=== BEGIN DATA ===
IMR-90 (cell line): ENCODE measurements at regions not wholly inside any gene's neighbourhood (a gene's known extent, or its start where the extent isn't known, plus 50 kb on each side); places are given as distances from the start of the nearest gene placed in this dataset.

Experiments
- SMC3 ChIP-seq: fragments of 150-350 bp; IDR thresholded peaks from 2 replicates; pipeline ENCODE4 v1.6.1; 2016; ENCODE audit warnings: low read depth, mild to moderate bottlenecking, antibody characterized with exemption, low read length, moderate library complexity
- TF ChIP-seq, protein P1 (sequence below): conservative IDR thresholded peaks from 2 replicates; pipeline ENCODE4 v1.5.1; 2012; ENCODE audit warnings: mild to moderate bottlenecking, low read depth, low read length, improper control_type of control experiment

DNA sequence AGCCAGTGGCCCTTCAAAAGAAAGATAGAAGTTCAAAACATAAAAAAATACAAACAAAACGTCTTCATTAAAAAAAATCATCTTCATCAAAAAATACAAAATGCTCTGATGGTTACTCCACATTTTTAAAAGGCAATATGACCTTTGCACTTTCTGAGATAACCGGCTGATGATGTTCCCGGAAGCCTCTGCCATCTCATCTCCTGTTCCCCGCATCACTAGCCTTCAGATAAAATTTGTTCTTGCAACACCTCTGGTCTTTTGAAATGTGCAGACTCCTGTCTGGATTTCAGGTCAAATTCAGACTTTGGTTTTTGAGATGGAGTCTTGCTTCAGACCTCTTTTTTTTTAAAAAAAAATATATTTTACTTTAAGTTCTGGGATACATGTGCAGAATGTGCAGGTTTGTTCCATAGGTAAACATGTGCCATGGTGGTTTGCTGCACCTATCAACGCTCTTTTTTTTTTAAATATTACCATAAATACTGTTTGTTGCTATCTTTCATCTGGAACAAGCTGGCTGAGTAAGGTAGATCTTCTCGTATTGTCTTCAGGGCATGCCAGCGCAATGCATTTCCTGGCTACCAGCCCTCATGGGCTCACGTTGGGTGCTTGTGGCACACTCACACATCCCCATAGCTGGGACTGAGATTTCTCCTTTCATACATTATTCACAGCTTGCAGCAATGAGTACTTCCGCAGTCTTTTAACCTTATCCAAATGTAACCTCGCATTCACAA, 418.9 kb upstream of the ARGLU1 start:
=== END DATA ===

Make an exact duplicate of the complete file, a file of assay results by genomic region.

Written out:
IMR-90 (cell line): ENCODE measurements at regions not wholly inside any gene's neighbourhood (a gene's known extent, or its start where the extent isn't known, plus 50 kb on each side); places are given as distances from the start of the nearest gene placed in this dataset.

Experiments
- SMC3 ChIP-seq: fragments of 150-350 bp; IDR thresholded peaks from 2 replicates; pipeline ENCODE4 v1.6.1; 2016; ENCODE audit warnings: low read depth, mild to moderate bottlenecking, antibody characterized with exemption, low read length, moderate library complexity
- TF ChIP-seq, protein P1 (sequence below): conservative IDR thresholded peaks from 2 replicates; pipeline ENCODE4 v1.5.1; 2012; ENCODE audit warnings: mild to moderate bottlenecking, low read depth, low read length, improper control_type of control experiment

DNA sequence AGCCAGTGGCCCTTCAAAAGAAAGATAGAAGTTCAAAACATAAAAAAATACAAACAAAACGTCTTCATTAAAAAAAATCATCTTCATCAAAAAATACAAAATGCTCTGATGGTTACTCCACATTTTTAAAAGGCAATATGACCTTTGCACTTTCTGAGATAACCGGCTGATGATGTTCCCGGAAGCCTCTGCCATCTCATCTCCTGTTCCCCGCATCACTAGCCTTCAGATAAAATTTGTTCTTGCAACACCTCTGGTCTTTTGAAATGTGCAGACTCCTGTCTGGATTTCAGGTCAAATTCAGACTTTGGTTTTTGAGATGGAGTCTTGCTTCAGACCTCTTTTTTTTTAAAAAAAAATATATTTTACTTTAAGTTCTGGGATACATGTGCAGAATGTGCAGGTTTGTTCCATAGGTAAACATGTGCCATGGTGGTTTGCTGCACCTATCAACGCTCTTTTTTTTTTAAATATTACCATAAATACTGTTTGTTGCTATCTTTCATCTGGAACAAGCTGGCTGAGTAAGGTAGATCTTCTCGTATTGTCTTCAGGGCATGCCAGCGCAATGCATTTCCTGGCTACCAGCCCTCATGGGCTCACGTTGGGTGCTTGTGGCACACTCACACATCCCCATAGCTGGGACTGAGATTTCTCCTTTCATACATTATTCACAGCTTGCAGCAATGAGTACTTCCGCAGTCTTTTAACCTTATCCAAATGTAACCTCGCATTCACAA, 418.9 kb upstream of the ARGLU1 start: